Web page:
Recent studies have indicated that wildfires in Alaska can have a large impact on ecosystem carbon stocks, a disturbance flux which we have not addressed in this CASA modeling study. For instance, Yuan et al. [28] reported that soil C stocks would have increased by 158 Tg C if the Yukon River Basin (YRB) had not undergone warming and changes in fire regime since the 1960s. Tan et al. [29] estimated that YRB wildfires resulted in the total emission of 81 ± 14 Tg C yr-1 in 2004 alone, of which 73% and 27% could be attributed to the consumption of the ground layer and aboveground biomass, respectively. This fire emission was equivalent to 61% of the annual biomass C photosynthesized over the YRB study area, assuming the average ecosystem net primary production (NPP) was 266 g C m-2 in 2004 [30].

Previous simulation modeling studies of carbon storage for Alaska estimated that terrestrial ecosystems have been a net sink (from the atmosphere) of between +5 and +12 Tg C in the 1980s, and between 0 and +10 Tg C yr-1 during the 1990s [18, 19]. The CASA model results since 2000 presented in this study indicated that there has been a high level of interannual variability within those previously estimated ranges, fluctuating around an average NEP flux total of +2.4 Tg C yr-1.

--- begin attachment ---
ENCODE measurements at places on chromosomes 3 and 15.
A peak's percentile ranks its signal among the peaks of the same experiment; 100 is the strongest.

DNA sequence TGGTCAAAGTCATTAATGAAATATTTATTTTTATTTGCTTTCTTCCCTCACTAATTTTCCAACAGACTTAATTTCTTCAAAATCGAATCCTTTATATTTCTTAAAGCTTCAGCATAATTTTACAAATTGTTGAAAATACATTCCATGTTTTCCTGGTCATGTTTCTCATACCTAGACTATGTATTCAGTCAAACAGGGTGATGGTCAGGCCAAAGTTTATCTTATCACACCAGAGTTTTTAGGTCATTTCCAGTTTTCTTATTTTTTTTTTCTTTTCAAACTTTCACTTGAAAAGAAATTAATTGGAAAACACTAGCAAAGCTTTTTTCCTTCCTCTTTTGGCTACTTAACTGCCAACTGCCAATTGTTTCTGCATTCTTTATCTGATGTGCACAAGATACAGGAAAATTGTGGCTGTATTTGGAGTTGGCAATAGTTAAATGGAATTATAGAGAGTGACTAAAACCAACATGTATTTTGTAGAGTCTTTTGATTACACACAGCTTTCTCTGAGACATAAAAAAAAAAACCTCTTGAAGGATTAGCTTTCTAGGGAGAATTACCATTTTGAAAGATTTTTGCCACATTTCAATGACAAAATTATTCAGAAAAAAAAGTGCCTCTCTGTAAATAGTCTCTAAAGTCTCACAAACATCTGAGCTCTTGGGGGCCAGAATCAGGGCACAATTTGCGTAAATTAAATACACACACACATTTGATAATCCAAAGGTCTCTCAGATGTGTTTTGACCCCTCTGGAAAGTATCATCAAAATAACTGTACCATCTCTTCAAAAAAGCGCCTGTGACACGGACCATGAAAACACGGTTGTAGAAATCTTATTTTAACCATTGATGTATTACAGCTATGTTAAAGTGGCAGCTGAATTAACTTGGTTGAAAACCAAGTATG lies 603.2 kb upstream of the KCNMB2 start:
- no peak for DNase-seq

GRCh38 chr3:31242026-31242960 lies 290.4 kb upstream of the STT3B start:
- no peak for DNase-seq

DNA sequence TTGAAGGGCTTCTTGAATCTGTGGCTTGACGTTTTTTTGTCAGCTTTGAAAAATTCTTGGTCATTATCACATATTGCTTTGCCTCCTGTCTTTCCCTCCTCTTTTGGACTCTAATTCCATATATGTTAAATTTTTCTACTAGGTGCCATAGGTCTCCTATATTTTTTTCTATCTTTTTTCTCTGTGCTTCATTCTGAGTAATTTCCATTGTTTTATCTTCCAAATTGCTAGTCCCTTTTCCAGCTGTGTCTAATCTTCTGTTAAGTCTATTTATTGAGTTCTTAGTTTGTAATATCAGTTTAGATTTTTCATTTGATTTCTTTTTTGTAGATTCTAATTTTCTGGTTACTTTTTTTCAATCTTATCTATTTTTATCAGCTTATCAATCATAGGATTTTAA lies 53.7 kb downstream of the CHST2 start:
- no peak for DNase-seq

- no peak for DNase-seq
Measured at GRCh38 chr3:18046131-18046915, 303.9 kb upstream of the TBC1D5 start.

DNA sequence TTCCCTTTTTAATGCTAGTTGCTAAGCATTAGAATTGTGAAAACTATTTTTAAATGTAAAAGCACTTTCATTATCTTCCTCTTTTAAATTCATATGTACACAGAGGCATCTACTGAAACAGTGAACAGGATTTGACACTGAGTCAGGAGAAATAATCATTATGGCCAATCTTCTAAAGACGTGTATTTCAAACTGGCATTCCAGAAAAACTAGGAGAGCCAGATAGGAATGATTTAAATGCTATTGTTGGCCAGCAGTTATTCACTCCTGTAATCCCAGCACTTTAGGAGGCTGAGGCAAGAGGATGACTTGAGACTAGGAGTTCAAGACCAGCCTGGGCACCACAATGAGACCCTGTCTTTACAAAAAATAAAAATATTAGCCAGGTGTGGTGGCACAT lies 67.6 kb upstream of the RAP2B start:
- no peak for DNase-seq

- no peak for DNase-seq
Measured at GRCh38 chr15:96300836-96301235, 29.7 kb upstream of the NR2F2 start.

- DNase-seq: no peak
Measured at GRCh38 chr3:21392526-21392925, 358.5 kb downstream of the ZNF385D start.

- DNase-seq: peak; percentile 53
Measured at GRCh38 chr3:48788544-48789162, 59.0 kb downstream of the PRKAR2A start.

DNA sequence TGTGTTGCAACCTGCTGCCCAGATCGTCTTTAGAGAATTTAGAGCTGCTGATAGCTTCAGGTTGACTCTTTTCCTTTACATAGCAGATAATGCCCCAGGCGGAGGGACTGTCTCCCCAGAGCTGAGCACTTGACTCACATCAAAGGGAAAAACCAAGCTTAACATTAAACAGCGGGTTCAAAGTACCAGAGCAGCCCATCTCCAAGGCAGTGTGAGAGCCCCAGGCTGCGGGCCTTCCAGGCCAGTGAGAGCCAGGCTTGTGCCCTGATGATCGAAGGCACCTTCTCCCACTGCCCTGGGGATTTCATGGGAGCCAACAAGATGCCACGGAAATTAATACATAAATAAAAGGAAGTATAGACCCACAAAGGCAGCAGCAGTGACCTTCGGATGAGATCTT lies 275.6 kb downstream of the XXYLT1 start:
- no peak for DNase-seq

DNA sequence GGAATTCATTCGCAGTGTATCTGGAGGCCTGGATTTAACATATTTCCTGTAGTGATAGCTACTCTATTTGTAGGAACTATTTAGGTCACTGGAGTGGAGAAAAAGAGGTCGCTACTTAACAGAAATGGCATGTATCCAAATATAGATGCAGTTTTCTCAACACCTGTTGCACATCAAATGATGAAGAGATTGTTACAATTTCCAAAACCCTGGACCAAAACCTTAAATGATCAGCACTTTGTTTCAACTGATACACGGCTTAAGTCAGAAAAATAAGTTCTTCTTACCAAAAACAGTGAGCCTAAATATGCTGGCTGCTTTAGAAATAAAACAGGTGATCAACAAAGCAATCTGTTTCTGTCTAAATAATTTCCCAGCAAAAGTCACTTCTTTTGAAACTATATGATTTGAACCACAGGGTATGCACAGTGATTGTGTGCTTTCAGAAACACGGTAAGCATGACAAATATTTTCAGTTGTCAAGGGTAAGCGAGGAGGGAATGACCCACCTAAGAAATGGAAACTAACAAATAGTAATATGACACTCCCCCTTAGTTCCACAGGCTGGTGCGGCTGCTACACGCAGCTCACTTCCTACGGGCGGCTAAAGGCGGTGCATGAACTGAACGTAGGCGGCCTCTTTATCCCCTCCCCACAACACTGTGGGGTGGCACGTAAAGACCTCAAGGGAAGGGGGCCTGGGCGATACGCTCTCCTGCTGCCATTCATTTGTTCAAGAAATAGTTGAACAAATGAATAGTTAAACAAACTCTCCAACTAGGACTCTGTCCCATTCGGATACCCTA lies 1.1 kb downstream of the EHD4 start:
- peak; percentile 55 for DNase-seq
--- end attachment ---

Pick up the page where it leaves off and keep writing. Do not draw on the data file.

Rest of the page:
In answer to the question of how climate variability has affected patterns of ecosystem carbon storage in Alaska, we may conclude from the CASA model results that the relatively warm and wet years of 2004 and 2007 resulted in the highest positive NEP flux totals across MLRAs in the northern and western coastal locations in the state (i.e., the Brooks Range Mountains and Arctic Foothills). The relatively cold and dry years of 2001 and 2006 were predicted with the lowest (negative) NEP flux totals for these MLRAs, and likewise across the Ahklun Mountains and the Yukon-Kuskokwim Highlands.

In answer to the question of which ecosystems or landscape components in Alaska were most vulnerable to abrupt loss of ecosystem carbon over the past decade, it was evident from the CASA model results presented here that the Interior Highlands and the Yukon-Kuskokwim Highlands have experienced the greatest annual declines and interannual variations in NEP total flux over the past decade. As for which ecosystems were the most resistant to abrupt loss of ecosystem carbon, we can hypothesize from the CASA model results that the Arctic Foothills ecosystems have not released as much CO2 to the atmosphere during warm/dry periods as have other MLRAs in Alaska.